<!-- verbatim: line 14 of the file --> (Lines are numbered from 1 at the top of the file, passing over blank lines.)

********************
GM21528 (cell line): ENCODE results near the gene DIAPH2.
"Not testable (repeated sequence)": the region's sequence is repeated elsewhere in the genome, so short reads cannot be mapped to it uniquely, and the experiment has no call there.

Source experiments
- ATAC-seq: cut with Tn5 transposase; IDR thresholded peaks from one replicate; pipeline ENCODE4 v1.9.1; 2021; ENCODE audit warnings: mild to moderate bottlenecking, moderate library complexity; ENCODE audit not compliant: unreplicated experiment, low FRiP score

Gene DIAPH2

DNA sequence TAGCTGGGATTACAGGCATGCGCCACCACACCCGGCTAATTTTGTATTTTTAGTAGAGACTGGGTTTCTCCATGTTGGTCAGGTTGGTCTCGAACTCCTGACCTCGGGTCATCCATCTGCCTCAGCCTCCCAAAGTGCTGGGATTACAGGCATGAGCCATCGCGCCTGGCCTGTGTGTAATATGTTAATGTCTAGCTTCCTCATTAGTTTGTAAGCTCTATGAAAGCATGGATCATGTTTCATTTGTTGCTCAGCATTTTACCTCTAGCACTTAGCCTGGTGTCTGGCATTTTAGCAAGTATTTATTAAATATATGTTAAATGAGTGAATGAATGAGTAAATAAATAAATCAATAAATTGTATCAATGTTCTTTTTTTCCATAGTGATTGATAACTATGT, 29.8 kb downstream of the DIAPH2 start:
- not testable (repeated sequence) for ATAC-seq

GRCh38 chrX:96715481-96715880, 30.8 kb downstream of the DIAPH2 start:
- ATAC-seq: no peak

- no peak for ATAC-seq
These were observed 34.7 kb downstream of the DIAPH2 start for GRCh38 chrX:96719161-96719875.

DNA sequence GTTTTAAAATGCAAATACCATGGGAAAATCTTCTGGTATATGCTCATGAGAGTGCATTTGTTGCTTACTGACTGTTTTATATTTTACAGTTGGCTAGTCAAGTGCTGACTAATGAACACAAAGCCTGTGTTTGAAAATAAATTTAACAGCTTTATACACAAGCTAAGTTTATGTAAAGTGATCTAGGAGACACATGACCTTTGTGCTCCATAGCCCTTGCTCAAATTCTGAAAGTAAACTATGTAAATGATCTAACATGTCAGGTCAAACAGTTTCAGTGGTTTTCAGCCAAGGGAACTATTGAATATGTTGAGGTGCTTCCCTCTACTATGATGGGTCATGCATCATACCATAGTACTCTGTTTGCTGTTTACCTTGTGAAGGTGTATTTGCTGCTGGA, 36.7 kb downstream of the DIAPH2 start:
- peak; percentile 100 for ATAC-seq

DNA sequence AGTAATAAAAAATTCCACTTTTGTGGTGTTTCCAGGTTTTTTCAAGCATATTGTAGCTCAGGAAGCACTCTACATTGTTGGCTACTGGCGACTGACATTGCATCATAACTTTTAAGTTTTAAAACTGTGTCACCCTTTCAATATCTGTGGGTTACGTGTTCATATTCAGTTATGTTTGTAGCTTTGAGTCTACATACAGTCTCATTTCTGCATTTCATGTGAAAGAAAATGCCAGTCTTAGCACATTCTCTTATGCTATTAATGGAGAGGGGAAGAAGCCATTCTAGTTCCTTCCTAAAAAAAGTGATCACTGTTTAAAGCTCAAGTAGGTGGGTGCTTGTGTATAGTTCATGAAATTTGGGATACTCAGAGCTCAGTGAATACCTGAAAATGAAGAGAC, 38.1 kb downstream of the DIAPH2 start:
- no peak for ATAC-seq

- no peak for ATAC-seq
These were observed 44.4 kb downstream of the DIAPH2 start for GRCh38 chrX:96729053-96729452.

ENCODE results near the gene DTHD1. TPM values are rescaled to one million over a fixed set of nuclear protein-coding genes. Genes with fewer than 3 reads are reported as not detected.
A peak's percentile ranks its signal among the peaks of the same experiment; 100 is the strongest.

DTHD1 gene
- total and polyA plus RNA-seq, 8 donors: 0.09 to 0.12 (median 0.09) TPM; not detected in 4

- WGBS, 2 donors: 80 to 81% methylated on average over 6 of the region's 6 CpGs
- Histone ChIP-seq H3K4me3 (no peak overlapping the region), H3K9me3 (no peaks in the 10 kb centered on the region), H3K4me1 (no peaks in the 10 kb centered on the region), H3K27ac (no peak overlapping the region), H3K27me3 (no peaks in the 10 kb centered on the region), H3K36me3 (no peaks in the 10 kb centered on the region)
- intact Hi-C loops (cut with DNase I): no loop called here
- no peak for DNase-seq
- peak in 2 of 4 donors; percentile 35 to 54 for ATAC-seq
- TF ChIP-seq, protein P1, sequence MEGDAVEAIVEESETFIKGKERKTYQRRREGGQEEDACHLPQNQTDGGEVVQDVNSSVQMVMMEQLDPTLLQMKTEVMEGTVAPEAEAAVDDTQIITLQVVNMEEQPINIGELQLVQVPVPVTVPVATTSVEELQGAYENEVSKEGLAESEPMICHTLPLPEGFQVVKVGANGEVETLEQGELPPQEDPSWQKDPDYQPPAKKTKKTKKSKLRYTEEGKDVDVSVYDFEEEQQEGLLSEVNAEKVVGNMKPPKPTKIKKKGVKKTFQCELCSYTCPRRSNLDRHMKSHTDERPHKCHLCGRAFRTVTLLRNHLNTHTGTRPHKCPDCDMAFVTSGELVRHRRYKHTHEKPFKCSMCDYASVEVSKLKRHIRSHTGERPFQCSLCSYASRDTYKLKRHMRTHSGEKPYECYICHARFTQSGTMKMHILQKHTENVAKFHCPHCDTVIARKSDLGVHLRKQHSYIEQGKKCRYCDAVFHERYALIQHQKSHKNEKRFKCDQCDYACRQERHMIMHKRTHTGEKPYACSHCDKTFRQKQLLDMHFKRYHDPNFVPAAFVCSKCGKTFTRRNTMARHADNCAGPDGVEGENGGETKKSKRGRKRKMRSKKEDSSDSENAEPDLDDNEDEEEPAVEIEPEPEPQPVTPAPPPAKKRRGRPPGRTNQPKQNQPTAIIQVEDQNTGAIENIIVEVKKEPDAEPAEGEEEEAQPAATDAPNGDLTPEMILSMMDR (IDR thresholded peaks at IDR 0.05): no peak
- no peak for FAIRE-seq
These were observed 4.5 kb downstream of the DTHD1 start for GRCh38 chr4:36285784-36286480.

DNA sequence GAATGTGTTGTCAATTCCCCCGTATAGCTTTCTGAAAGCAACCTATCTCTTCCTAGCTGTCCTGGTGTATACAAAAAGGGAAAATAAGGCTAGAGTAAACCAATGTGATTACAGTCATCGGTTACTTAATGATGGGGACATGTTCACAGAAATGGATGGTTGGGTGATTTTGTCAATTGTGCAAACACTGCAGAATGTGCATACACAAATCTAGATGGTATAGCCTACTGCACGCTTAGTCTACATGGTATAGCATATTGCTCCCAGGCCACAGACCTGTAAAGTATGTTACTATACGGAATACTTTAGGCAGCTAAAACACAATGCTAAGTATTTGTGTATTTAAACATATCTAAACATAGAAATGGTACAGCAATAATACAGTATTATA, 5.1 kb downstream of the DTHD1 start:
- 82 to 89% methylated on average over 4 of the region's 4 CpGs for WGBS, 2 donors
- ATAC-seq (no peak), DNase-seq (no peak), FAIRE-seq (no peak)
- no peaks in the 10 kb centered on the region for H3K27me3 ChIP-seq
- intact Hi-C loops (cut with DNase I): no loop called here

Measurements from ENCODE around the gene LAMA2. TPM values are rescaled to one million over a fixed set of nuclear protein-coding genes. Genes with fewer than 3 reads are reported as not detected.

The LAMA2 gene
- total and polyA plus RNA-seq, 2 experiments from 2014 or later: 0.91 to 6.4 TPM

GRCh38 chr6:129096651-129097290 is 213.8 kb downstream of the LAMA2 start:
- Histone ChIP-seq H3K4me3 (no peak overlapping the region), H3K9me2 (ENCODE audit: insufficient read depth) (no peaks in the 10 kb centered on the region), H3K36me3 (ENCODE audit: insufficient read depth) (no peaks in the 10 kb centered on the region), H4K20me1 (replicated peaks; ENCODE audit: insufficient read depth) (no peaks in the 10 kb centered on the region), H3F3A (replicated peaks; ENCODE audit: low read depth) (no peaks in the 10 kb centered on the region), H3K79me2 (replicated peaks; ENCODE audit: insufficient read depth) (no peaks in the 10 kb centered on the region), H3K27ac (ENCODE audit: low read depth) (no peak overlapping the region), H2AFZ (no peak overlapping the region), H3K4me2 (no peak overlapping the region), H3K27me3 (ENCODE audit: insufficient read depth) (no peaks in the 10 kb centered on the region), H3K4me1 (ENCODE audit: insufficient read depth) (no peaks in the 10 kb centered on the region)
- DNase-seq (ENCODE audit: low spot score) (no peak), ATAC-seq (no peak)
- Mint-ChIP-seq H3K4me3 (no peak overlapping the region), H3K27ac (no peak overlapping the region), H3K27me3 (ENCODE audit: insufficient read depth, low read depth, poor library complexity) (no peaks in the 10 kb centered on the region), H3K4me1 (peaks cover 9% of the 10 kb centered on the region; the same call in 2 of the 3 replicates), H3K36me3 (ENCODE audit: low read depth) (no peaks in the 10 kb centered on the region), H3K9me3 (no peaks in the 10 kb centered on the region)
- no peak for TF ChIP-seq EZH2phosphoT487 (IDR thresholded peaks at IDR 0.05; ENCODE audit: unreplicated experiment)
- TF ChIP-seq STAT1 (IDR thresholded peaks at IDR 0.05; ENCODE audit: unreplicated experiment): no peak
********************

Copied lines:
DNA sequence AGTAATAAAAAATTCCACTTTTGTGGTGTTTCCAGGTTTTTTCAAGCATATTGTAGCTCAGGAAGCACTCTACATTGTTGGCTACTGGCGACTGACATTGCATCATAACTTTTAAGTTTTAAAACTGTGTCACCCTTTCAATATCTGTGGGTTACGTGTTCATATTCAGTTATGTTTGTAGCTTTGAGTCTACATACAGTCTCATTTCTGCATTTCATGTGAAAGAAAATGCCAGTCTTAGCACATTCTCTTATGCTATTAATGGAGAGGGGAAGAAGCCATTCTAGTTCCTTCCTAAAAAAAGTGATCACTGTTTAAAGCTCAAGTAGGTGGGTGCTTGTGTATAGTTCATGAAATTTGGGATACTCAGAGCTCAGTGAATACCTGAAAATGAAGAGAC, 38.1 kb downstream of the DIAPH2 start: